Mar 14, 2013 10:39 PM
TRINIDAD - A robot vehicle designed by students at Trinidad State Junior College will take on the unforgiving terrain at the Great Sand Dunes National Park next month as part of NASA's Robot Challenge. The contest, now in its sixth year, puts student-designed robots through ground obstacles they might face on Mars.
Representatives from sixteen schools will gather northeast of Alamosa on the unforgiving sand on the morning of April 6. "Most robots will be dead by nine," said TSJC Instructor Cindy Clements. "They don't move because the sand is so fine, the motors aren't powerful enough." Clements had special sand brought in to the TSJC Trinidad Campus to simulate what they'll see at the Sand Dunes.
Competing robots will face five increasingly difficult challenges. Course One seems simple. Just get the robot to move through the sand toward a beacon. But the robot is truly on its own. It must first find north and then follow the signal from the beacon.
Course Two includes obstacles, which become increasingly imposing in Course Three, Four and Five. The TSJC robot is equipped with two tank-like tracks, a meter to gauge if there's a danger of tipping over, and a sophisticated set of sensors on four front bumpers to determine the best way around an obstacle.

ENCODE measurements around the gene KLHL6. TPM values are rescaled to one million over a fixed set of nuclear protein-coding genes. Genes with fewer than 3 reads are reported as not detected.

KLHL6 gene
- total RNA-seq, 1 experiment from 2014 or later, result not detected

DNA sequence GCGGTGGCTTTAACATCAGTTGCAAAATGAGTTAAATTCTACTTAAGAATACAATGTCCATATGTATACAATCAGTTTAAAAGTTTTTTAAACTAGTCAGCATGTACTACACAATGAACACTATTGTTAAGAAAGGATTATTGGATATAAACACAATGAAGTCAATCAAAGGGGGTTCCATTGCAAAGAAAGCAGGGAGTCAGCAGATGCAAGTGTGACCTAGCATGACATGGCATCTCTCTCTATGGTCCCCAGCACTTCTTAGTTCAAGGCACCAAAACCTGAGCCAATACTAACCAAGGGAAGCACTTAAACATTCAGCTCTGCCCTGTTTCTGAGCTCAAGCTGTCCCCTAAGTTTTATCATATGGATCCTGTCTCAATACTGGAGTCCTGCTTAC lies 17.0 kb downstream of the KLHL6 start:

The main goal of the Robot Challenge is to get students interested in science, technology, engineering and math, also known as STEM. The program at TSJC is funded by a STEM grant. The students are enrolled in a class called Computer Sciences Special Topics. "Our job is to get students interested, and hopefully they'll transfer to four-year colleges that have the same grant," said Clements.
The Trinidad State entry is called CAT - Crawling Autonomous Terrabot. CAT ran for several minutes in its first test on sand on March 8. Then one of its treads came off. "We were running it and quite a bit of sand was getting caught in one of the treads and one of the screws popped off on one of the joints," said Student Team Leader Thomas Staver. "So the whole tread itself popped off of the bearings. But not the biggest problem considering (it's the) first day."
The team has six members, each with specialized duties. "I think they're learning a lot," said Clements. Freshman Jeff Manders is the lead builder. He plans to transfer to the University of Colorado in Boulder in the fall and become a mechanical engineer. "Biggest challenge will be maybe getting over some of the biggest rocks and making good, precise turns without picking up too much sand."
The Robot Challenge is an annual event, sponsored by NASA and the Colorado Space Grant Consortium. It's open not only to schools, but to anyone who has the skill to build a self-guided robot. There is no registration fee. The event starts at 8 a.m. on April 6 just past the Great Sand Dunes Visitor Center and will end at about 12:30 p.m.
For more information check out THIS website.